Wednesday, January 6, 2016

Foaming Paint

Science experiments at home are a great way to teach children. Kids are naturally curious, so providing them with opportunities to explore and grow will help them learn more about the world around them.

Foaming paint is a fun way to show your child about how 2 ingredients can interact with each other to make a fun reaction! The recipe is simple and is sure to be a hit with the whole family.

I found this idea on Learn Play Imagine, and she has some great photos! I slightly adapted her tutorial; keep reading to see how it turned out!

Supplies: You will need something to make the paint in, baking soda, white vinegar, food coloring, spoon (not pictured), whisk, 1 Tablespoon measuring spoon, paintbrushes, and card stock or other thick paper.

  1. Measure 5 Tablespoons baking soda into each bowl.
  2. Add liquid food coloring to each bowl. We used about 7 drops. Add more as you go for more intense color.
  3. Add 3 Tablespoons of water and mix well with the whisk. These are the measurements we used for each color, and it made plenty of paint.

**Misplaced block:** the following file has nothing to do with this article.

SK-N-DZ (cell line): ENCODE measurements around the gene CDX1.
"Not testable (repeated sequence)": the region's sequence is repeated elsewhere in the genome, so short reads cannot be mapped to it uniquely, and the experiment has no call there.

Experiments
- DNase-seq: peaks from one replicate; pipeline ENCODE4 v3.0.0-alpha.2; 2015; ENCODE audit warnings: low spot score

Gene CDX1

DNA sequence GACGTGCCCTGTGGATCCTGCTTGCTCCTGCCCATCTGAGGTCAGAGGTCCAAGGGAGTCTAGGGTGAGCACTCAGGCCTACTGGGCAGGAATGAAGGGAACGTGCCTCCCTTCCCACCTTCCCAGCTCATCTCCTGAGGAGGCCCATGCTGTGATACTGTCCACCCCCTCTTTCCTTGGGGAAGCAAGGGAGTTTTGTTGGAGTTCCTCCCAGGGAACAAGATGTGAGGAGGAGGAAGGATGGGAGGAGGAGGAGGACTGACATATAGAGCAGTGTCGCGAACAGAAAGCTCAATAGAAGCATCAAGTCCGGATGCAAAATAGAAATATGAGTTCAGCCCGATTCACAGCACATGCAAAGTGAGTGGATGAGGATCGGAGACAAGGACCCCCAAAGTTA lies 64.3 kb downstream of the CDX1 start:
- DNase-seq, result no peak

4. The baking soda will settle to the bottom.

Now it’s time to get creative! Have your little one practice their fine motor skills by drawing small designs, or let them be creative with their painting. Just remember that there will be a lot of liquid with this project, so the thicker the paper, the better. After they are done painting their masterpiece, take a spoon and slowly start dropping the vinegar onto the paint. Watch as it starts to sizzle and foam!

In order to get a good reaction, we ended up stirring the paint as we went and scooped the baking soda with our paint brushes onto the paper. This is where a more substantial brush would have come in handy. The original tutorial calls for pipettes to distribute the vinegar onto the paper, but we didn’t have any so we just used a spoon. The sound it makes when the vinegar reacts with the baking soda is almost more fun than seeing it!

Tips for Success:
- I played with the measurements of the baking soda to water ratio. This is what worked for us, but it doesn’t have to be exact. Just remember, the more baking soda that makes it onto the paper, the more of a reaction you’ll get when adding the vinegar.
- We used little flimsy paint brushes from a child’s paint set. A bigger, sturdy brush may work better for getting that thick baking soda mixture onto the paper.

Comment below to let us know if you try this, or what some of your other favorite science or art projects are!


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